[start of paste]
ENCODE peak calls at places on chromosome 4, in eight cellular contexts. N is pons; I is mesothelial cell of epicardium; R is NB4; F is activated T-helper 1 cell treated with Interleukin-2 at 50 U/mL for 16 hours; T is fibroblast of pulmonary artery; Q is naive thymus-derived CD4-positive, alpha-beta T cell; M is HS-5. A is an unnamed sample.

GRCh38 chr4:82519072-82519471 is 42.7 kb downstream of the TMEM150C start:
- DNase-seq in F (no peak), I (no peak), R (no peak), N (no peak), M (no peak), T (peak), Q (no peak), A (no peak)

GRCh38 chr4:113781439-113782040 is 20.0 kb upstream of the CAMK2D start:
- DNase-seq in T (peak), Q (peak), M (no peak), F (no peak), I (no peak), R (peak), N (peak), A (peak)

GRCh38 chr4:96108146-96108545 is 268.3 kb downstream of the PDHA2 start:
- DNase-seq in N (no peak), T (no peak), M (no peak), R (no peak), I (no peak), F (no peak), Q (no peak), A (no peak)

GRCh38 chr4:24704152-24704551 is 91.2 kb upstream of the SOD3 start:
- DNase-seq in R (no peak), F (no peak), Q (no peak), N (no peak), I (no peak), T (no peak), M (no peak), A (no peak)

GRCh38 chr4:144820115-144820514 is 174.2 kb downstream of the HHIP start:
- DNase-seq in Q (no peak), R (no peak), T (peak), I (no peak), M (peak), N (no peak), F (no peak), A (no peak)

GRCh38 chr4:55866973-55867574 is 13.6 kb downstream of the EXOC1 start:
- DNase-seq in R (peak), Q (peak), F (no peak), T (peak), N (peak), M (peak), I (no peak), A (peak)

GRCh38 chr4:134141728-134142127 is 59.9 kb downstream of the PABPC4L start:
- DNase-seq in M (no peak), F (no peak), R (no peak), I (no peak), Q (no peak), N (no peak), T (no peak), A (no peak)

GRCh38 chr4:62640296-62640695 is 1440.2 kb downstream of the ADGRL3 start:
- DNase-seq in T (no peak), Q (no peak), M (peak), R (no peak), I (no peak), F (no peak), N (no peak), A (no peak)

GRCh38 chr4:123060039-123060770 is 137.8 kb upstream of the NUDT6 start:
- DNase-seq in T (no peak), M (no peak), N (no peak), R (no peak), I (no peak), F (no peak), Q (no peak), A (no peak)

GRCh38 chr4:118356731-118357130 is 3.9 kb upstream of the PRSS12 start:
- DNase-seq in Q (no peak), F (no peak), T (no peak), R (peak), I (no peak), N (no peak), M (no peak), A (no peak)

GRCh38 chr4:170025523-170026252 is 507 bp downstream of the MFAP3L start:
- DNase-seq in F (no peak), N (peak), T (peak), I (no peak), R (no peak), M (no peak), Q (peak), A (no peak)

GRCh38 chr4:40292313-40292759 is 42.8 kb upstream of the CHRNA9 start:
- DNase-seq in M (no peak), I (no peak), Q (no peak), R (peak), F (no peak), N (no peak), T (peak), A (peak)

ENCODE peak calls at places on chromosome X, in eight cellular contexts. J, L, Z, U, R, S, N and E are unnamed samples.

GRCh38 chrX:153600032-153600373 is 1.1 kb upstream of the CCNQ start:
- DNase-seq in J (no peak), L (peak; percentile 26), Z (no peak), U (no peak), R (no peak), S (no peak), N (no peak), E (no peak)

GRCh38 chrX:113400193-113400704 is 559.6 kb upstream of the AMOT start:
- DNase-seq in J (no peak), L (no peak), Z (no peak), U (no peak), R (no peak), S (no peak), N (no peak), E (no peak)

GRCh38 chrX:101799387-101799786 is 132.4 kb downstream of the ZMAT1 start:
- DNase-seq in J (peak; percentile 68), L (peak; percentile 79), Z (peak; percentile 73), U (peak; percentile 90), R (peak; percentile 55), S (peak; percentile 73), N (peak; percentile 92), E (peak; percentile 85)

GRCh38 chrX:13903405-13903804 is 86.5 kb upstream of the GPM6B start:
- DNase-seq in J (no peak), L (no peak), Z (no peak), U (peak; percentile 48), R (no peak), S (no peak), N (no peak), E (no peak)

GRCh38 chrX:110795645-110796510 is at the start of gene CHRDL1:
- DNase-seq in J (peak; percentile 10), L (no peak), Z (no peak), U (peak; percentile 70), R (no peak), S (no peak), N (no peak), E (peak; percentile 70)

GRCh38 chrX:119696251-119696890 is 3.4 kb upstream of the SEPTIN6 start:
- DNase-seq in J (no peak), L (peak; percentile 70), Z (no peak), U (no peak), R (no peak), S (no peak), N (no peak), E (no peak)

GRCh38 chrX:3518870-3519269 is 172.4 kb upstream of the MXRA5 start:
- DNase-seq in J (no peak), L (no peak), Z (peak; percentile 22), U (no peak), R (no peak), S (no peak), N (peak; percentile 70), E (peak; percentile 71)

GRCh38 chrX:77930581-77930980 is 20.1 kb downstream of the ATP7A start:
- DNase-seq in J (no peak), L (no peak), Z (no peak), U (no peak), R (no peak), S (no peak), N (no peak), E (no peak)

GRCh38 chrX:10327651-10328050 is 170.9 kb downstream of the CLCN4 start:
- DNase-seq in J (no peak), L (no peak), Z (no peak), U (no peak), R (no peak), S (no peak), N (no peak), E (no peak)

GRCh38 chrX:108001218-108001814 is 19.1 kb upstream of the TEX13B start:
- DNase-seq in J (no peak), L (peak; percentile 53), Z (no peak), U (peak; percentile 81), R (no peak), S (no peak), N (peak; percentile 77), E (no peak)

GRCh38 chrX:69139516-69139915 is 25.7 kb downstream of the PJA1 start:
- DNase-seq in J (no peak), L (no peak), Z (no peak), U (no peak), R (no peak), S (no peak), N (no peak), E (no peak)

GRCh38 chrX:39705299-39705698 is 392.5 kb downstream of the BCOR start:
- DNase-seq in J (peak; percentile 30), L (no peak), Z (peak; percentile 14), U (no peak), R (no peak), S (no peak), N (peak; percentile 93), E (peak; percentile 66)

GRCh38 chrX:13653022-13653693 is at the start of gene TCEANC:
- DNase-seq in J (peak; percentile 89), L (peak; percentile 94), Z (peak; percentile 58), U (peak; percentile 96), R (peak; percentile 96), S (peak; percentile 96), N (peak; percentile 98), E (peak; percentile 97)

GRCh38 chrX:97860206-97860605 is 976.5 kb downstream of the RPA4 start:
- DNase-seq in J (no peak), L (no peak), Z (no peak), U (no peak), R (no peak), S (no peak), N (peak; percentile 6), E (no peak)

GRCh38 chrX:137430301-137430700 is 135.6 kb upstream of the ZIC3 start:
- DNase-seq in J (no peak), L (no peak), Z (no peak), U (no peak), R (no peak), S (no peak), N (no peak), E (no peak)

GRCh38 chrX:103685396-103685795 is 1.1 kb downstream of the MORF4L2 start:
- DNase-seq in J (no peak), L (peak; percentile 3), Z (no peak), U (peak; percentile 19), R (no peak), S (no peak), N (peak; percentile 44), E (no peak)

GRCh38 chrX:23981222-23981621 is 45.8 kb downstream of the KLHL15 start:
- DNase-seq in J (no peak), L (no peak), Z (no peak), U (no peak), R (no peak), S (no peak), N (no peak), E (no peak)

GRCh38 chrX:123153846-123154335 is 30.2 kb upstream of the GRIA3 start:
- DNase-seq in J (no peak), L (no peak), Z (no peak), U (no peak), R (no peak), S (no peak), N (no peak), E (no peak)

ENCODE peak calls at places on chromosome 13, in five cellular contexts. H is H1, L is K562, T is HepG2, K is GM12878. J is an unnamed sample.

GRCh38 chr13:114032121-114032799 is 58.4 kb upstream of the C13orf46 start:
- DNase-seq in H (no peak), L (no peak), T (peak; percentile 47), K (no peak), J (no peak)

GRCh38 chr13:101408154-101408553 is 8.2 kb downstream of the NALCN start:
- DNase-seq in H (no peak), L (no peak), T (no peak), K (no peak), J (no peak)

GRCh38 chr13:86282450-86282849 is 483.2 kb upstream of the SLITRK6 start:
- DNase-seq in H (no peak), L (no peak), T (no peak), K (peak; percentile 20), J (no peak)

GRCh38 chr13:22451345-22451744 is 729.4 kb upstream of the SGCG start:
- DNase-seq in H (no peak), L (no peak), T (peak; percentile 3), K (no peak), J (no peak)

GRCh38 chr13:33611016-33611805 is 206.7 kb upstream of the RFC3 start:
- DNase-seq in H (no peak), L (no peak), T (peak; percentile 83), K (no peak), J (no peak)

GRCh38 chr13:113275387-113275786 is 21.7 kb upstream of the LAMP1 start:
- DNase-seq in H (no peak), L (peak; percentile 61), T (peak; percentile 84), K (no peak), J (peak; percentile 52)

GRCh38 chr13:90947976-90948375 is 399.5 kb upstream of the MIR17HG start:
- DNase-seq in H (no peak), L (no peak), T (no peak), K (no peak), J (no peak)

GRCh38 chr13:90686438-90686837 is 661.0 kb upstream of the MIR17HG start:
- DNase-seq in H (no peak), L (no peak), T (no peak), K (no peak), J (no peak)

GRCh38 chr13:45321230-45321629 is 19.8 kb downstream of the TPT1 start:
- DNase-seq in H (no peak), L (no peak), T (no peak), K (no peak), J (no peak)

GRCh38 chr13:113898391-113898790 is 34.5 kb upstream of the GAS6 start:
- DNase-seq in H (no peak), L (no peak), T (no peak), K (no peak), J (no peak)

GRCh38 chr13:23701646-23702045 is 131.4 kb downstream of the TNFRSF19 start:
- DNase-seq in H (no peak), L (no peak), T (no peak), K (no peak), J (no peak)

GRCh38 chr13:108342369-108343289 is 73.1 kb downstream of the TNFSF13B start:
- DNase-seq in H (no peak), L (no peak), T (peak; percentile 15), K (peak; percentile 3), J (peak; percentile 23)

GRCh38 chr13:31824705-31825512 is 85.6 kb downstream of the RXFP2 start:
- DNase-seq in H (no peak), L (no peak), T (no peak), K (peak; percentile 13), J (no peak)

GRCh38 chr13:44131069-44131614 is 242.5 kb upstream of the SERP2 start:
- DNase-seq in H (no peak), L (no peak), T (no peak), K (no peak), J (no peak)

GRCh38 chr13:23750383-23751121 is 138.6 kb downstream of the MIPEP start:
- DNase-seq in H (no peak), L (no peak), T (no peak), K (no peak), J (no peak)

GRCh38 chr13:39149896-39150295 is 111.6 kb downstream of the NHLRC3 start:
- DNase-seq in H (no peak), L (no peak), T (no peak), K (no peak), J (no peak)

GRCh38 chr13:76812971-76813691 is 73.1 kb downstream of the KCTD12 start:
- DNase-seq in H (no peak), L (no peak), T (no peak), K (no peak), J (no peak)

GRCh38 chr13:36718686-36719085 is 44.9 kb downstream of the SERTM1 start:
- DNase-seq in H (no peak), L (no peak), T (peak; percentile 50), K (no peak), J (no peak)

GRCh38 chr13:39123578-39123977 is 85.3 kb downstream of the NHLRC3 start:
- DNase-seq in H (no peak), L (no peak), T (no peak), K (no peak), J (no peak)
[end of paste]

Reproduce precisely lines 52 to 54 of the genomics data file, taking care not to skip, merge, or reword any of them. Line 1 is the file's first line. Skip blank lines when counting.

- DNase-seq in J (peak; percentile 89), L (peak; percentile 94), Z (peak; percentile 58), U (peak; percentile 96), R (peak; percentile 96), S (peak; percentile 96), N (peak; percentile 98), E (peak; percentile 97)

GRCh38 chrX:97860206-97860605 is 976.5 kb downstream of the RPA4 start:
- DNase-seq in J (no peak), L (no peak), Z (no peak), U (no peak), R (no peak), S (no peak), N (peak; percentile 6), E (no peak)